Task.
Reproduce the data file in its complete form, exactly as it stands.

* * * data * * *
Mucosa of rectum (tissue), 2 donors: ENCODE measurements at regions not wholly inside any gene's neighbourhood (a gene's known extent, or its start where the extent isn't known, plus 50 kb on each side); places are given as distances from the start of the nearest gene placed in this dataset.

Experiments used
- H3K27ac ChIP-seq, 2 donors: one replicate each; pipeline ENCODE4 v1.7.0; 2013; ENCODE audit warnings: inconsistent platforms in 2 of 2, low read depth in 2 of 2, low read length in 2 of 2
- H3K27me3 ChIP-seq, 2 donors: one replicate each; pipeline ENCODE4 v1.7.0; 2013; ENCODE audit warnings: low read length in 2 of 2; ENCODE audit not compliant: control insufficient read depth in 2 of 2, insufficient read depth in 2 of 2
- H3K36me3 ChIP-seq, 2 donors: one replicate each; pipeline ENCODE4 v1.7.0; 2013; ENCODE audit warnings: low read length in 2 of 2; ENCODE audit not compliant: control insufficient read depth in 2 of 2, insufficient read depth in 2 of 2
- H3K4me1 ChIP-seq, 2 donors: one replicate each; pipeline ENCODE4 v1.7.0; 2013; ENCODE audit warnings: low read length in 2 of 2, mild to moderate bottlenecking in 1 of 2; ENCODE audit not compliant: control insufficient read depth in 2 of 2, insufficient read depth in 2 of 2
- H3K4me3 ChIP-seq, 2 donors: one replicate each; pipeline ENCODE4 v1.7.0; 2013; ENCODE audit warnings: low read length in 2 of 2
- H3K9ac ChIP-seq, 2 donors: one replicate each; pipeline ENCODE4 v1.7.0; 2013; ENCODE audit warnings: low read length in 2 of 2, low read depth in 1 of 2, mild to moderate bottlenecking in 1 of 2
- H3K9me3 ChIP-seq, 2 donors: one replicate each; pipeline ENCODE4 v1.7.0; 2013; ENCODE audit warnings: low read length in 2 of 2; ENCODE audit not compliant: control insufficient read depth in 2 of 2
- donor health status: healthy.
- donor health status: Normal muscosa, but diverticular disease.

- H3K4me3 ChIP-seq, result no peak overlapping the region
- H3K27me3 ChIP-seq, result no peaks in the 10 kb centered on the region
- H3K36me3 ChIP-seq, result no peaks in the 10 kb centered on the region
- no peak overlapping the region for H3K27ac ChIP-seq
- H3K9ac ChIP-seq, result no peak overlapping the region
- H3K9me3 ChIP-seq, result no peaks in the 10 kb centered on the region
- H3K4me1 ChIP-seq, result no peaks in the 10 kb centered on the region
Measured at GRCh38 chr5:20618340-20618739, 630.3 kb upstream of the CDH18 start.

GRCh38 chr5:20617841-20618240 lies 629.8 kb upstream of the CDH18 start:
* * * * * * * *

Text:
Mucosa of rectum (tissue), 2 donors: ENCODE measurements at regions not wholly inside any gene's neighbourhood (a gene's known extent, or its start where the extent isn't known, plus 50 kb on each side); places are given as distances from the start of the nearest gene placed in this dataset.

Experiments used
- H3K27ac ChIP-seq, 2 donors: one replicate each; pipeline ENCODE4 v1.7.0; 2013; ENCODE audit warnings: inconsistent platforms in 2 of 2, low read depth in 2 of 2, low read length in 2 of 2
- H3K27me3 ChIP-seq, 2 donors: one replicate each; pipeline ENCODE4 v1.7.0; 2013; ENCODE audit warnings: low read length in 2 of 2; ENCODE audit not compliant: control insufficient read depth in 2 of 2, insufficient read depth in 2 of 2
- H3K36me3 ChIP-seq, 2 donors: one replicate each; pipeline ENCODE4 v1.7.0; 2013; ENCODE audit warnings: low read length in 2 of 2; ENCODE audit not compliant: control insufficient read depth in 2 of 2, insufficient read depth in 2 of 2
- H3K4me1 ChIP-seq, 2 donors: one replicate each; pipeline ENCODE4 v1.7.0; 2013; ENCODE audit warnings: low read length in 2 of 2, mild to moderate bottlenecking in 1 of 2; ENCODE audit not compliant: control insufficient read depth in 2 of 2, insufficient read depth in 2 of 2
- H3K4me3 ChIP-seq, 2 donors: one replicate each; pipeline ENCODE4 v1.7.0; 2013; ENCODE audit warnings: low read length in 2 of 2
- H3K9ac ChIP-seq, 2 donors: one replicate each; pipeline ENCODE4 v1.7.0; 2013; ENCODE audit warnings: low read length in 2 of 2, low read depth in 1 of 2, mild to moderate bottlenecking in 1 of 2
- H3K9me3 ChIP-seq, 2 donors: one replicate each; pipeline ENCODE4 v1.7.0; 2013; ENCODE audit warnings: low read length in 2 of 2; ENCODE audit not compliant: control insufficient read depth in 2 of 2
- donor health status: healthy.
- donor health status: Normal muscosa, but diverticular disease.

- H3K4me3 ChIP-seq, result no peak overlapping the region
- H3K27me3 ChIP-seq, result no peaks in the 10 kb centered on the region
- H3K36me3 ChIP-seq, result no peaks in the 10 kb centered on the region
- no peak overlapping the region for H3K27ac ChIP-seq
- H3K9ac ChIP-seq, result no peak overlapping the region
- H3K9me3 ChIP-seq, result no peaks in the 10 kb centered on the region
- H3K4me1 ChIP-seq, result no peaks in the 10 kb centered on the region
Measured at GRCh38 chr5:20618340-20618739, 630.3 kb upstream of the CDH18 start.

GRCh38 chr5:20617841-20618240 lies 629.8 kb upstream of the CDH18 start: